The clocks have sprung forward and Springtime has most definitely
arrived. and the longer days are accompanied by some great
weather. We all recognise that an inanimate clay target
does not show the same flight characteristics of a live
bird, but taking advantage of the longer days to shoot some
clay pigeons will keep the rust off mentally, physically
and equipment-wise. Practice will keep you sharp and ready
for your first test of the next season.
This month I would like to
offer some new ideas for you to try in practice that might
just put a finer edge on your shooting.
Time spent working on the
basics at home is never wasted; gun mounting and swing drills
are a must. Visual and mental rehearsal is another favourite
practice technique that can be honed at home.The combination
of these three, when well practiced, works to establish
and reinforce muscle strength and memory.
In particular, I like the
use of a small maglite inserted in the barrel of an unloaded
gun. This can be used as a pointer, with the beam acting
has a visual reference and check to the perfected swing
and mount by tracing the joint of wall and ceiling as if
they were a target’s flight path.
When it comes to live firing
on the range, most shots consider practice to be simply
a 50 or 100 bird round at their local club. However,if this
local club is where the bulk of their shooting takes place,
they are familiar with the target presentations and very
often the targets change very little visit to visit. Often,
regardless of how well they are shooting, they will top
this off with a round of Skeet or 5-Stand, perhaps even
a second go round on the Sporting Clays course. In actuality,
all they are achieving is subjecting him or herself to a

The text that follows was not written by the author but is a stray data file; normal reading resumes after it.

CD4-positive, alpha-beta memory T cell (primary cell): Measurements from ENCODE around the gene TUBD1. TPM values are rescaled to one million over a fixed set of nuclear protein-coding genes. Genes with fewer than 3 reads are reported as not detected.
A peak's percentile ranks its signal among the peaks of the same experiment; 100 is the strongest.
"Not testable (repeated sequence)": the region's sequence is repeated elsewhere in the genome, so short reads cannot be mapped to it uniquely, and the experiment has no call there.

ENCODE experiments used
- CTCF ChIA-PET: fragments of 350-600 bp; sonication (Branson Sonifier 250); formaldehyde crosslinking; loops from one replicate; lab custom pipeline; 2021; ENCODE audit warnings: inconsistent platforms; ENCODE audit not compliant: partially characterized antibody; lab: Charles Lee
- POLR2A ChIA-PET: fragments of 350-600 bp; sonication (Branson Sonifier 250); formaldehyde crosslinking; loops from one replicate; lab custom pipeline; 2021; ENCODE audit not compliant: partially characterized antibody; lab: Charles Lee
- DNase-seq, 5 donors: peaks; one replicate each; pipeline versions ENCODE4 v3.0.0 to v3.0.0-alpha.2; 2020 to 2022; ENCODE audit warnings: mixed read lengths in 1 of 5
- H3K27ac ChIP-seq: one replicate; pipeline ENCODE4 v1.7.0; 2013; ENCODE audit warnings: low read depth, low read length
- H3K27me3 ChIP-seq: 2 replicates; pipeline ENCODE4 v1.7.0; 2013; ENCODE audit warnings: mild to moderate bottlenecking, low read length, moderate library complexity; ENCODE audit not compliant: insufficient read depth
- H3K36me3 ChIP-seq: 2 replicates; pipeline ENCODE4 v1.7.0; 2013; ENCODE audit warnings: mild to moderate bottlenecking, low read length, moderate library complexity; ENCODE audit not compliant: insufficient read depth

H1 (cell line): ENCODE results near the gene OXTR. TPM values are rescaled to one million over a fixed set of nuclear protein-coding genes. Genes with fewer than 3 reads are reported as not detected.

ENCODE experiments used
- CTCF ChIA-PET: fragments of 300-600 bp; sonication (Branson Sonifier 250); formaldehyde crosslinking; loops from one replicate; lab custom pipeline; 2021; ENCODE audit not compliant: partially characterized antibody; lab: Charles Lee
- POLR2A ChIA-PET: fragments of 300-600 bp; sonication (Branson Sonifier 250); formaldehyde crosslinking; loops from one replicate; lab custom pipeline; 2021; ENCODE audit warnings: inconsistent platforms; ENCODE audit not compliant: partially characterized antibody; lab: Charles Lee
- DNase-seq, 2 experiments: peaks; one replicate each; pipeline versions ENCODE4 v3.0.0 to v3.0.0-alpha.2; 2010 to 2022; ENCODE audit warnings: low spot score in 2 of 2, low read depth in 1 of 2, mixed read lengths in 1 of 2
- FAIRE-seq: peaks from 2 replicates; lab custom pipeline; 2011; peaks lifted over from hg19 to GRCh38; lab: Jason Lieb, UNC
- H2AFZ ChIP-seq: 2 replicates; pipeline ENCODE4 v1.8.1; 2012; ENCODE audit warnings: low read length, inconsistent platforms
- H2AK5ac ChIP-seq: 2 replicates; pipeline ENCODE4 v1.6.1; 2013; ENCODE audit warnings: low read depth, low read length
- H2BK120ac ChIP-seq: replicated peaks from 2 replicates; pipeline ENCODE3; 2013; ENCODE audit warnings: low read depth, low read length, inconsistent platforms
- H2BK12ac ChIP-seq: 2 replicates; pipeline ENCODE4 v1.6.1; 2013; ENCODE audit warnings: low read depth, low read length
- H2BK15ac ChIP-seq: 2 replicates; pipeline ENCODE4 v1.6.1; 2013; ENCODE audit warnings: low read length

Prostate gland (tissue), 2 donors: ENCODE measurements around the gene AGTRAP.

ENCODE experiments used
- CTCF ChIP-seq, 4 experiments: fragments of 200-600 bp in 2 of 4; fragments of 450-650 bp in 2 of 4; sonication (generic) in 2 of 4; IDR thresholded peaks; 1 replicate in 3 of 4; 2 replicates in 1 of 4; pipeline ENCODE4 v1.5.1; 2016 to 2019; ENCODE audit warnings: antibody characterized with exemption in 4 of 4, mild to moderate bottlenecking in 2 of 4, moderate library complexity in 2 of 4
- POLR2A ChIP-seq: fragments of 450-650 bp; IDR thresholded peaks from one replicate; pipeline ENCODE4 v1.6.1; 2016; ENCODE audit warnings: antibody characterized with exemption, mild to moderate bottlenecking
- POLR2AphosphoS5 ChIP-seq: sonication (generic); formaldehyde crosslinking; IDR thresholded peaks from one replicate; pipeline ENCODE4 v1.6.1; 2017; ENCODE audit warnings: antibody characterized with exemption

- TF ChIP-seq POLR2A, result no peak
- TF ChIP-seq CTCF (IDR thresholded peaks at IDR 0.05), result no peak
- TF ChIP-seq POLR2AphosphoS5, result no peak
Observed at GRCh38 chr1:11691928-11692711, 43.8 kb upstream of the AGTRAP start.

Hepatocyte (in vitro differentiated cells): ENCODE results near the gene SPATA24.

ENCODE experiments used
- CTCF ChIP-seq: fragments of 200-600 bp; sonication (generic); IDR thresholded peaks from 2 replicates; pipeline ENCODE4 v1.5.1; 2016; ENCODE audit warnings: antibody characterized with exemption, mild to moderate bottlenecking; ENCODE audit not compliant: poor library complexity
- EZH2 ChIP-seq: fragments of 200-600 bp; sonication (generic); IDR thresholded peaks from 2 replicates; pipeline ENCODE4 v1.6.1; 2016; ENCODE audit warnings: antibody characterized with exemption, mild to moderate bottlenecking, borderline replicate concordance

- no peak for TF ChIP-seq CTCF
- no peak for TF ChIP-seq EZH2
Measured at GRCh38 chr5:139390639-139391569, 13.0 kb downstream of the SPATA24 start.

large dose of recoil with little, if any, learning content
Let me qualify this by saying that if you are going out
to shoot for the enjoyment of it, then that is fine! After
all, it is a hobby and a sport and you should do it simply
for the pleasure it gives you. However, please do not confuse
that kind of sport-shooting with meaningful practice.
Here are three accepted practice formats for you to try.
The Basic Swing Builder:
Choose a particular target, it can be anything you like:
a rabbit, teal, incomer or crosser. Address the target some
20 yards away and attempt to break it half a dozen times
in a row. If successful, move back 5 yards and carry out
the same exercise. With each successful run, add an extra
5 yards and continue to push the envelope of your shooting
until you fail to shoot 6 in a row. However, if you miss
at any time you have to start over at the 20-yard mark.
This drill teaches you to
focus and concentrate on every shot. It is particularly
effective when practiced with a friend where a wager can
add some extra pressure. I would like to suggest that the
full use of a Skeet or Trap field are perfect for this exercise
and one or two boxes of shells are a perfect number with
which to practice. The emphasis should be on crushing one
bird at a time, all the way back to the 40-yard mark.
The Intermediate Swing Builder:Once again,
select a suitable target, preferably one that makes you
struggle; let’s say a rabbit directly crossing at
about 25 to 30 yards. First, just shoot it in your usual
style. When you are breaking half a dozen straight, consistently,
you should attempt to
shoot the target using a different technique.
If you are a Swing-Through
shooter, try Pull-Away, if a Maintained -Lead shot then
use Swing-Through. You should be prepared to miss when you
first attempt this. However, with practice over a few weeks,
you will soon be able to tackle any target presentation
with the best technique for a better score.
This improved flexibility
in your shooting will gain you extra birds next season.
Once again, one or two boxes of shells are all that is required,
once a week. The Skeet range is great for this kind of shooting
skills practice. I do not know of any top shooter who, when
called on to do so by the target presentation, cannot shoot
all three of the techniques, regardless of his chosen favourite.
They can read the targets, choose the technique and, as
if changing gears, they can apply it.
I would like to mention here
that the only differences between the techniques is where
the gun muzzle is inserted on the target. Insert behind
and you will shoot Swing Through…insert on it and
you will shoot Pull Away, insert in front and the result
will be Maintained-Lead. The basics are the same regardless
of the technique chosen.